Danish minister criticised for scrapping Great Belt Bridge run

The Local Denmark
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Danish minister criticised for scrapping Great Belt Bridge run
File photo: Evan Hemmingsen/Scanpix

Event organisers and politicians have criticised a decision by Denmark’s Roads Agency (Vejdirektoratet) to withdraw permission for sporting events on the 6.8-kilometre Great Belt Bridge.


A run has been held on the bridge, which links the islands of Zealand and Funen, every three years since 2005, as well as in 1997 and 1998.

Transport minister Ole Birk Olesen said Tuesday that he supported the Roads Agency decision to withdraw the permit for the Broløbet event, meaning that the edition scheduled for 9th September this year will be the last.

The Aarhus-Copenhagen cycling event, which also crosses the bridge, also faces an uncertain future as a result of the decision.

Severe traffic delays during a half-marathon on the smaller Little Belt Bridge between Funen and Jutland in May this year were part of the basis for the decision, Olesen said via a written message.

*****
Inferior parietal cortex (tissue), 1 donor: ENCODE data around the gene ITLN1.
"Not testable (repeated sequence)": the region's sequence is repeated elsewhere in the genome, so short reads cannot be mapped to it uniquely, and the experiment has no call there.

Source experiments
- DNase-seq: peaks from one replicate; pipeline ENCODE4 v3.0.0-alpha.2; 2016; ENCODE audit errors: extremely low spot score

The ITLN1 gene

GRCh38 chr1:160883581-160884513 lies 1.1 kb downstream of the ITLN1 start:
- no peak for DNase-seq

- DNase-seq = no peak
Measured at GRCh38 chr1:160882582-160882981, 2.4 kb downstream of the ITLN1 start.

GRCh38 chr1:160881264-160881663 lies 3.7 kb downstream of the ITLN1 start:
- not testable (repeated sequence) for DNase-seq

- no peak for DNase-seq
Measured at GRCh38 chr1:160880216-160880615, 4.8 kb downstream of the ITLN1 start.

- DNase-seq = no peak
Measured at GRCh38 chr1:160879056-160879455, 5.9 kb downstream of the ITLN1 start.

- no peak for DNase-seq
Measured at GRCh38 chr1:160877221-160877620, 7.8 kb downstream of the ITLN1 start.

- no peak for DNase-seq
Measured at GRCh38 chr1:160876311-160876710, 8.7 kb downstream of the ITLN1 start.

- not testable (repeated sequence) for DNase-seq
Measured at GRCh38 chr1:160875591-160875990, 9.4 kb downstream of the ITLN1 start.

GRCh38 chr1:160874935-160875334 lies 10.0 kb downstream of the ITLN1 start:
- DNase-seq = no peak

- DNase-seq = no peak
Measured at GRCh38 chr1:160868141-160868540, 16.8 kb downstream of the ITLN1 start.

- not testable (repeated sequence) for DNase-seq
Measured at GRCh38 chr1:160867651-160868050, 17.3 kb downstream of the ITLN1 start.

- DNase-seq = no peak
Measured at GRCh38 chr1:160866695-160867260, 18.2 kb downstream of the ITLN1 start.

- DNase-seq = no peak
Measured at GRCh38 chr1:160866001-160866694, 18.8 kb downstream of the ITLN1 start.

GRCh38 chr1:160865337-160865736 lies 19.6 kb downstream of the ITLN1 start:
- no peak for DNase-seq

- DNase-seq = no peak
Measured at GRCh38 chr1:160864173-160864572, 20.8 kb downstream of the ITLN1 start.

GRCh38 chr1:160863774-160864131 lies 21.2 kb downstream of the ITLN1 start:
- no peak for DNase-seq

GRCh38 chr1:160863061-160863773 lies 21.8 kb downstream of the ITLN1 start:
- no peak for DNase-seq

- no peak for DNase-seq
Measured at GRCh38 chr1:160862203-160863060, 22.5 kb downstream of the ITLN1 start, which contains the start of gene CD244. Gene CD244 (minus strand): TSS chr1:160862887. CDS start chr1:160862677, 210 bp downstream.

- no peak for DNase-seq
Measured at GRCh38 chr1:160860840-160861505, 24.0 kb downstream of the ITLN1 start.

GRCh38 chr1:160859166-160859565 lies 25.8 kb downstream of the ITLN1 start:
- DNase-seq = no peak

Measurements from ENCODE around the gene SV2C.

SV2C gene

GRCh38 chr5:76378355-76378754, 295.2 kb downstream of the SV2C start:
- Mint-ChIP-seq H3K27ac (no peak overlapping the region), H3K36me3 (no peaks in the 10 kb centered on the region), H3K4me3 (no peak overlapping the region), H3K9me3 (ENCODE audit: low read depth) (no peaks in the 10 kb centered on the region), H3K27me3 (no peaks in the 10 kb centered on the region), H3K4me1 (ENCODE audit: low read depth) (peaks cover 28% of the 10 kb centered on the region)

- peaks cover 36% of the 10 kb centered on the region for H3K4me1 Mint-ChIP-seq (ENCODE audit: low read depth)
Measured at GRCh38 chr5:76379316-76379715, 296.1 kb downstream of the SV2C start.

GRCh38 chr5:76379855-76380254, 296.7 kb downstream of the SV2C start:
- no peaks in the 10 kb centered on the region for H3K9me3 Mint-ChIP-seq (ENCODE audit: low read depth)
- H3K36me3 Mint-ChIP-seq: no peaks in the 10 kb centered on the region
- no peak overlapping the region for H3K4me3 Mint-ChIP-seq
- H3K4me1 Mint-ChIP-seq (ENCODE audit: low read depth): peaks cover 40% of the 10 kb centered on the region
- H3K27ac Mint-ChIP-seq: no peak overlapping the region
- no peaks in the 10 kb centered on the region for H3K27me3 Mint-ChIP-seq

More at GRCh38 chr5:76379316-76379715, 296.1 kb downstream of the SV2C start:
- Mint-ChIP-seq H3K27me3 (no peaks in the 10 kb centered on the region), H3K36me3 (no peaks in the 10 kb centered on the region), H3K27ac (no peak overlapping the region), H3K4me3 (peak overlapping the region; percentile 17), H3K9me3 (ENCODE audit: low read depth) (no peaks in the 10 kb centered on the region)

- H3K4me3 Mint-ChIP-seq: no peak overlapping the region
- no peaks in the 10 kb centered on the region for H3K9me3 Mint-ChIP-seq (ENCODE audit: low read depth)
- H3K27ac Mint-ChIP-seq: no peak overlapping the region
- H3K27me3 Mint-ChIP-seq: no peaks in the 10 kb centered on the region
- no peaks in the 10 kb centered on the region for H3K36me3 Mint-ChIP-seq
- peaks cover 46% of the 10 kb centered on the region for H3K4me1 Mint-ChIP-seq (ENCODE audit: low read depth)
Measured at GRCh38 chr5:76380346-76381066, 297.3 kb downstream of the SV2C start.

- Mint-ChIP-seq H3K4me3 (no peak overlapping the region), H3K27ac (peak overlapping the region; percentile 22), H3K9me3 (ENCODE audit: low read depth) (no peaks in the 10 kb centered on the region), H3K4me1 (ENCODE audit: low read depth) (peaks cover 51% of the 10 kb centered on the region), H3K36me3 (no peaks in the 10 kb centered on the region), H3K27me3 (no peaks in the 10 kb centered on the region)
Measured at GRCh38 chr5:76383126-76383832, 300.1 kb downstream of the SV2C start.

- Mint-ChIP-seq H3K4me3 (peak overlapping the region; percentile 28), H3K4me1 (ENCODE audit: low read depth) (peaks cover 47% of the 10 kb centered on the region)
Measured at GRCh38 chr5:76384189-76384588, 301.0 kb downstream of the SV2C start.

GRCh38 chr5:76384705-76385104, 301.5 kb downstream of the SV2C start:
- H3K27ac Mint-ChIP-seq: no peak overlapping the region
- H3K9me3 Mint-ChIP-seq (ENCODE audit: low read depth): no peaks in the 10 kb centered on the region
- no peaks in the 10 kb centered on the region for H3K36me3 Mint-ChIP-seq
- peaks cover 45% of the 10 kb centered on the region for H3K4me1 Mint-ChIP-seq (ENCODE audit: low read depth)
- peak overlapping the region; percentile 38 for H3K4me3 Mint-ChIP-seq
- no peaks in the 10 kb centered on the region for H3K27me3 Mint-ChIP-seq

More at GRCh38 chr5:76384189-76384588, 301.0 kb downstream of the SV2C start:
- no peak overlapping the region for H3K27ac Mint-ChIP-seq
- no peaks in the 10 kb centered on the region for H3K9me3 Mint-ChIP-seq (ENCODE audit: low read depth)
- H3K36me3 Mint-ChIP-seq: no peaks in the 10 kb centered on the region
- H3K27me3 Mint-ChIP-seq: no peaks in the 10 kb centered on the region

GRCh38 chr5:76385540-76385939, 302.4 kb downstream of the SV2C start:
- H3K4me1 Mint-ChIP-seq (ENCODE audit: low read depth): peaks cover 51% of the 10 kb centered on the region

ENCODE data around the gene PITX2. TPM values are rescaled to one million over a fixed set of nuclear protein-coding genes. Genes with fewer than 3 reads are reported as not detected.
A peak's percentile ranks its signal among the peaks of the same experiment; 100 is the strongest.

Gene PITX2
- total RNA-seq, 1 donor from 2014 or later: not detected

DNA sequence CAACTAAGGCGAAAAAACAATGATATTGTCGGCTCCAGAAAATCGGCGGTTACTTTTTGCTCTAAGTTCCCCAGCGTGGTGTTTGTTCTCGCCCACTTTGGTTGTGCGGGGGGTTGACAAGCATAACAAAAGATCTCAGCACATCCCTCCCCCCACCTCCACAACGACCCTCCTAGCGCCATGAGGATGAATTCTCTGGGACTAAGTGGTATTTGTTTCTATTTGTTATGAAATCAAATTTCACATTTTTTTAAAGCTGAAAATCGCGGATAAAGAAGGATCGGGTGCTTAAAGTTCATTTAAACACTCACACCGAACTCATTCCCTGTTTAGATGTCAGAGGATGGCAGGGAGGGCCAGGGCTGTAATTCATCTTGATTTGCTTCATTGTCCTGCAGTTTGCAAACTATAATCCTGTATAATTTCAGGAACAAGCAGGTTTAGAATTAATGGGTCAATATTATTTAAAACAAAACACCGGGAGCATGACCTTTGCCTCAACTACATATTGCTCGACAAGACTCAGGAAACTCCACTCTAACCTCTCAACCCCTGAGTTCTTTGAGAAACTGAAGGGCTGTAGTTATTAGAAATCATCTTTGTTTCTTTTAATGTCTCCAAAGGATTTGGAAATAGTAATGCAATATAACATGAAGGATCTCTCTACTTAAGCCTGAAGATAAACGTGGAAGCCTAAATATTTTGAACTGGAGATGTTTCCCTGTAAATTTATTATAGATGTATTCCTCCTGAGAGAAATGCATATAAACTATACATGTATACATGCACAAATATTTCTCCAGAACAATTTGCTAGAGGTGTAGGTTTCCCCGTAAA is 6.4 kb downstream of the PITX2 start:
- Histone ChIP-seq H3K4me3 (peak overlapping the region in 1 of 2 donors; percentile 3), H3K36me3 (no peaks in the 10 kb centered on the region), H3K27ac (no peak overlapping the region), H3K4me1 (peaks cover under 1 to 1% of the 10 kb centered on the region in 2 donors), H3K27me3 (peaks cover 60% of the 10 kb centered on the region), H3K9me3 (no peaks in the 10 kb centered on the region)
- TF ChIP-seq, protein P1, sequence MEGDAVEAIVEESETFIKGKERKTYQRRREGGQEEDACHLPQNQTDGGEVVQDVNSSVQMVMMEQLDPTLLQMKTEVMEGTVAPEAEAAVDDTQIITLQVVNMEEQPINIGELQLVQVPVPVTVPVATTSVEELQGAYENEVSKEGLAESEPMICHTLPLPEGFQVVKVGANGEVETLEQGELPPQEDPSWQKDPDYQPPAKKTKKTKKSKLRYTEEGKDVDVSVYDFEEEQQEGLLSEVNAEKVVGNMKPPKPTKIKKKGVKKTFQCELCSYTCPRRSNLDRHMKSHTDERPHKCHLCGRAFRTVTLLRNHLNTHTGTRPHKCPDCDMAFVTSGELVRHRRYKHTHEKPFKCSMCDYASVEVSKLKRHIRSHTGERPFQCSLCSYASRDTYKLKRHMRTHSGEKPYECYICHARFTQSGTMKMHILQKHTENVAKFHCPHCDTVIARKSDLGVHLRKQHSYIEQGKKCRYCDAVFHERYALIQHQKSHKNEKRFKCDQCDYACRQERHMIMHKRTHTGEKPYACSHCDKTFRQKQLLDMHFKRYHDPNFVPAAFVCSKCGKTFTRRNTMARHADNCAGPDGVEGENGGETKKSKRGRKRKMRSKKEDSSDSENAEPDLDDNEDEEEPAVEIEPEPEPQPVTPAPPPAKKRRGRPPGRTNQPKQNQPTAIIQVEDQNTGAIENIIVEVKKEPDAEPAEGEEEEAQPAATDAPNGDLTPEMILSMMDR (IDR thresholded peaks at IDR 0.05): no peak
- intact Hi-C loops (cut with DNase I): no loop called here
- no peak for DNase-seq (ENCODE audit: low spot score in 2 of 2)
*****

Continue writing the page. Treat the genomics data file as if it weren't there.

“I support the new position because it is important to maintain a clear passage between the different parts of the country and on other central motorway stretches,” the minister wrote.

Olesen added that special dispensation could be given for special events – such as the Tour de France Grand Depart, an event for which Prime Minister Lars Løkke Rasmussen is currently in France in an effort to bring to Denmark.

Olesen and Rasmussen were criticised for this stance by parliamentary colleagues.

“Cyling and running events are forbidden on the Great Belt while we campaign to bring the Tour de France to the exact same place. Very poor signal,” Social Democrat MP Benny Engelbrecht wrote on Twitter.

Jens Veggerby, organiser of the Aarhus-Copenhagen event, told TV2 that it was “very contradictory to put aside 100 million kroner for the world’s biggest professional cycling race while simultaneously closing down an event that is inclusive of everyone".

Claus Johansen, chairperson of the Nyborg GIF football club, said that closing the running event over the bridge would have economic consequences for local sports associations.

“I think there is Copenhagen snobbery in it, because I know that half of Copenhagen is often closed down for big marathon events, and that people there are very proud of it,” Johansen told DR.



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